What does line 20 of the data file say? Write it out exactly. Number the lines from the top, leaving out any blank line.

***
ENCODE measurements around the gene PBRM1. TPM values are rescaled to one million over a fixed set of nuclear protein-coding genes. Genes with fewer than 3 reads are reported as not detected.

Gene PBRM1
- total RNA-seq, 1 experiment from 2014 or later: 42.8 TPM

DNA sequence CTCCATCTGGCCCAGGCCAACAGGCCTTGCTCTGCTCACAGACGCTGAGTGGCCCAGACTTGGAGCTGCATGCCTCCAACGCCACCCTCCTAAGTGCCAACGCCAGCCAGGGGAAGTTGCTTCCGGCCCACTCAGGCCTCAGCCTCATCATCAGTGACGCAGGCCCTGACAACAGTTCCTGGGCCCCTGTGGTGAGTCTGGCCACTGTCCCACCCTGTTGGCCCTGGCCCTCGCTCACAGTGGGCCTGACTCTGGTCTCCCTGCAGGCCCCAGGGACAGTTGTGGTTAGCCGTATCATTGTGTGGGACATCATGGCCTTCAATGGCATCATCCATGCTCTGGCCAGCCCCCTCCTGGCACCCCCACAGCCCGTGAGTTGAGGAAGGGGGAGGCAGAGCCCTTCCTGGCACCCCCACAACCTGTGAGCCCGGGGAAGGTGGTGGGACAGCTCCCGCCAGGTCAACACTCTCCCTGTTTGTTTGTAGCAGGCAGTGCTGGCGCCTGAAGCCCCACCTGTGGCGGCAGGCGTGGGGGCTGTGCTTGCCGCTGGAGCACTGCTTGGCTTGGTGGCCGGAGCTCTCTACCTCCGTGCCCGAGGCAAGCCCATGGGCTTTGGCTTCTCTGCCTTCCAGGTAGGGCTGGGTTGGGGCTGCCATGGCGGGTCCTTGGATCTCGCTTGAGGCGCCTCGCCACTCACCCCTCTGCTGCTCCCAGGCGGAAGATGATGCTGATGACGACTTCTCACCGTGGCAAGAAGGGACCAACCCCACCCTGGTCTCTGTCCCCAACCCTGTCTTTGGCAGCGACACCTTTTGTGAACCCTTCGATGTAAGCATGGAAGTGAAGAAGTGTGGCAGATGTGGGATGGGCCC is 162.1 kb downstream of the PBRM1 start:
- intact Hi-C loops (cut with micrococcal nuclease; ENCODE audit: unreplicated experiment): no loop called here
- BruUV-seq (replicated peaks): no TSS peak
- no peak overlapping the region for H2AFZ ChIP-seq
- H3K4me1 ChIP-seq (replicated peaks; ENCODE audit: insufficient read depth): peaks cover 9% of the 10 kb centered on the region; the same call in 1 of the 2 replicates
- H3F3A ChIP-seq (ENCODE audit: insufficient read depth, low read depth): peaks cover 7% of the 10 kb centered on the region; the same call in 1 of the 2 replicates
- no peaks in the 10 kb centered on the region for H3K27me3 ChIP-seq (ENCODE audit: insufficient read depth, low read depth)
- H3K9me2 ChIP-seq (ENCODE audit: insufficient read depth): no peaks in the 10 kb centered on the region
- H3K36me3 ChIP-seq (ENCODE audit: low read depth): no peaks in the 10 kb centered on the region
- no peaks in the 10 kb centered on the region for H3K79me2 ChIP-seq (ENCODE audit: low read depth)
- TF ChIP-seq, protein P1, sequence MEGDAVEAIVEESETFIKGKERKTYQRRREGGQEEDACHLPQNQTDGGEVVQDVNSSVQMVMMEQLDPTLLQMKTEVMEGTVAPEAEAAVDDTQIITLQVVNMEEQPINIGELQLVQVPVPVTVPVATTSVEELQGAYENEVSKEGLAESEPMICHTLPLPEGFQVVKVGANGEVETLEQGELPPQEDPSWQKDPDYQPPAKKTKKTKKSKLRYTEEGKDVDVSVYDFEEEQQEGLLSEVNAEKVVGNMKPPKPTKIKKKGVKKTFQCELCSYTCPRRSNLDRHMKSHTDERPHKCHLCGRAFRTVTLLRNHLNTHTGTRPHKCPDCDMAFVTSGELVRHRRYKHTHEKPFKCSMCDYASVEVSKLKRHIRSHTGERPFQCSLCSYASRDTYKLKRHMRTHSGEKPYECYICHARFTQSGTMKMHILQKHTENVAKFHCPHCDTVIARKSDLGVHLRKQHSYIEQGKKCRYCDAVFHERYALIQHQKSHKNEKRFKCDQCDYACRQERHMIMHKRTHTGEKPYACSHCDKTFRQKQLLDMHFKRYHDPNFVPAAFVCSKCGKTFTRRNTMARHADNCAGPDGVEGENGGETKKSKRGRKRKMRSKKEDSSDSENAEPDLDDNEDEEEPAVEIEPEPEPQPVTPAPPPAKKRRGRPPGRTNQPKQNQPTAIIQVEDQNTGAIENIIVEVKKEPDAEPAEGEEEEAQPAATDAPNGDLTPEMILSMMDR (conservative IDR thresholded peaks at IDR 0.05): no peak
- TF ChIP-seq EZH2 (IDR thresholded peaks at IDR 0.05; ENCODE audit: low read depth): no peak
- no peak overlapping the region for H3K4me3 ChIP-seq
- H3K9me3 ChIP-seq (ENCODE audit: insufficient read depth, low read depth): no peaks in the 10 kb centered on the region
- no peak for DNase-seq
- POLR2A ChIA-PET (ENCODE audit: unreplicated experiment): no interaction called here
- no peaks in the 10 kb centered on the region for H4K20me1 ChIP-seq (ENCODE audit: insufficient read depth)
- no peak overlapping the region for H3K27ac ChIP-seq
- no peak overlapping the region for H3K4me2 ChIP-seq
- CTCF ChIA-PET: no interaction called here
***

- no peaks in the 10 kb centered on the region for H4K20me1 ChIP-seq (ENCODE audit: insufficient read depth)